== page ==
1Random Content... "Been researching Chia Seeds and no not for a pet either. I figured this forum would be a great place to ask questions.
I've done some research and it's a great source of vitamins and amino acids. It actually has a fat content and is a great source of Omega 3.
I guess it also soaks up water so the Aztecs used to use them on trips for water retention.
You can also let them sprout for even more bang for the weight.
I guess my question is, I am really low on money to prep, plus do i really need more, but would it be worth 4 pounds for $33 to add some as a superfood for my BOB. I have plenty of preps but never added Chia seeds. " -Swen
I'll start 'from scratch' here.Â Most forums have a core of people who regularly post there, and this one is no different.Â We're all nicely acquainted, but for those who are occasional posters, or the browsers, I think this needs a bit of background.
I'm English. My husband is Hungarian from Romania, and we have a small homestead in Transylvania,Â Romania.Â Long story how this happened... but it did... and although most of the time I'm very happy with the situation, sometimes I swear I'll go home to England and H*** will freeze over before I come back.
We had a farm in our family when I was a child, and I spent a great deal of time there 'messing about' and getting in everyone's way.Â Because I loved it there, a fair amount of information soaked in.Â They say farm children take the life of farming into their souls, and although I don't strictly qualify, certainly I learned to love the place, the animals, the life.
When my husband and I married, we decided to buy land at his village, and start this small farm.Â We built a home, the barn, the outbuildings.Â The place is small... by British standards.
And not modern... at all.Â Think 1880, with intermittentÂ (lousy service) electricity for the milking machine and lights in the barn.Â We have only 10 cows, but that puts us as 3rd highest producer amongst the **Edit** local community.Â We have a generator for back up and could not farm sensibly this many cows without it. Â Most people in this 'old country' have between one and three cows.Â Our ten makes us filthy rich by local standards.Â
We have the 10 cows, and since cows must be pregnant every year in order to produce milk, we also have calves.Â We generally raise them on their mothers' milk and a small amount of grain and hay, to about four months old, and then slaughter them for our freezer.Â Every so often we keep one longer, either to raise up and add to the herd, or to sell just before her first calf, when it is most financially advantageous.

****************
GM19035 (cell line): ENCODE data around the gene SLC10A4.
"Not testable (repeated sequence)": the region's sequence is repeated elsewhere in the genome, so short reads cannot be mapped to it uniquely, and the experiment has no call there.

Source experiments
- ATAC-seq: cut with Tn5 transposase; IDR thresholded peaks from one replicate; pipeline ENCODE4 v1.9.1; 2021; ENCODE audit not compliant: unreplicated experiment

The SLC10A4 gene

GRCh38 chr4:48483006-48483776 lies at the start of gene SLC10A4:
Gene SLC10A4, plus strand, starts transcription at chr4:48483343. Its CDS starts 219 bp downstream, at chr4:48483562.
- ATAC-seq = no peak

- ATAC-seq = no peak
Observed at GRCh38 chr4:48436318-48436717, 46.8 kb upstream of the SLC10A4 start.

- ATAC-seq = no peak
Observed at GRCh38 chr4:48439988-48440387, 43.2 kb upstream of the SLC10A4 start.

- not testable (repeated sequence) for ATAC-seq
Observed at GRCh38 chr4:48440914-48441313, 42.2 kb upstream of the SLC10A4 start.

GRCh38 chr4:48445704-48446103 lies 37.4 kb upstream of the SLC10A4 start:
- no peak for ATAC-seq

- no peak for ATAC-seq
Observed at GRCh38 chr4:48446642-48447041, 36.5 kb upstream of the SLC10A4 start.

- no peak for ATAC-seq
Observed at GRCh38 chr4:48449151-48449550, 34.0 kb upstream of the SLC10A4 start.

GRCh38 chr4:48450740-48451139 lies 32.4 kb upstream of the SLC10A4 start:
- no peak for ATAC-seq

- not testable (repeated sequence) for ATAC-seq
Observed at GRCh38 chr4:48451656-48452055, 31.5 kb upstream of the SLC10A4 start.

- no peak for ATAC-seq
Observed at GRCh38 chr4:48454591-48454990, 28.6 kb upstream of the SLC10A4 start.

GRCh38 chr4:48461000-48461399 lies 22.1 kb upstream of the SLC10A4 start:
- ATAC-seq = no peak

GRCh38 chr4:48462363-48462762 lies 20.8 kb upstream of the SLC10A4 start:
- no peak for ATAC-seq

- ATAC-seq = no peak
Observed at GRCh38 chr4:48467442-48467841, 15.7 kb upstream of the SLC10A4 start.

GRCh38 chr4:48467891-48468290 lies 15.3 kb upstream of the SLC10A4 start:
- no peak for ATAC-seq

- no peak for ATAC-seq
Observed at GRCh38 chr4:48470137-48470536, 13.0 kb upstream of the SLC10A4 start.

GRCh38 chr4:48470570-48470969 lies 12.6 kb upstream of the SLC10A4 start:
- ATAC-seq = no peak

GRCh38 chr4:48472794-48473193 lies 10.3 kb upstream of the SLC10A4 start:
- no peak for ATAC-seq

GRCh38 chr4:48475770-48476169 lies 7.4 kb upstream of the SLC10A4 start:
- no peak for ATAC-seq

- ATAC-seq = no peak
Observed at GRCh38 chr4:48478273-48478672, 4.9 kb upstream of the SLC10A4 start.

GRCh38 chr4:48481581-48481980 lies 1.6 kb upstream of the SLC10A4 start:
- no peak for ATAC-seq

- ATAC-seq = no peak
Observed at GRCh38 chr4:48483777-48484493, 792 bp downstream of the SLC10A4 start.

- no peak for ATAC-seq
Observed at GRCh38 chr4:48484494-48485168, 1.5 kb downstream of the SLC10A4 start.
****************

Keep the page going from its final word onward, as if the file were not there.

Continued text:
Our milk is sold to a dairy.Â There is a milk truck coming to the village every day, and it picks up from a central collection point - a big tank at the bar where everyone takes their milk in canisters on little carts.Â We generally have about 8 cows in milk at any one time, they give on average 17 litres per day.Â Nothing like in America or England, but these cows are dual purpose - both milk and meat. Â They're called Baltata Romaneasca, and they are superb animals.Â They aren't 'pushed' to produce, so they live up to 8 years, some as long as ten years.Â They don't go lame and they get pregnant without fuss:Â something no western farmer can boast.
We milk with a portable milking machine.Â It takes us about 2 hours morning and night.Â Whilst one of us milks, the other prepares the cows for milking by brushing them a bit and washing udders. There's also the need to clean out the stallsÂ (lots of wheelbarrows of lovely manure for the fields and garden) give calves their bottles and muck out their pen, share out the 2-3 litres of milk for the cats, let everyone out to go to the water tank and put down fresh straw for them for bedding because right now in winter they can't stay out too long.Â Just enough to drink and stretch their legs.Â
On the weekends, my teenaged daughter helps milk, and very often one of our neighbour men shows up.Â I love it when he does - I drop everything and disappear into the house.Â I have enough housework to do here to keep me well and truly busy without needing to work in the barn too!Â He isn't married, so as part thank you, when he milks mornings, I make him a huge breakfast. Seems to make every happy - my husband has help, I can stay in the house, he gets a super nice cooked breakfast.
There's also the pigs to feed and muck out.
Horses the same - feed and brush them, let them out for awhile, clean their stalls and put down fresh straw.Â These are working horses, semi-heavy, 7 and 8 year old ladies and we work the fields with them.Â They also pull the farm cart and in general do everything a huge industrial farm would do with a tractor.Â Â Â
Right.Â End of introduction and I have housework to do.Â Â
P.P.S I started out thinking I would go into details of how to make moonshine - the national sport of all Hungarian men in romania - but decided an introduction was more important. I'll get to the Moonshine next time! Promise!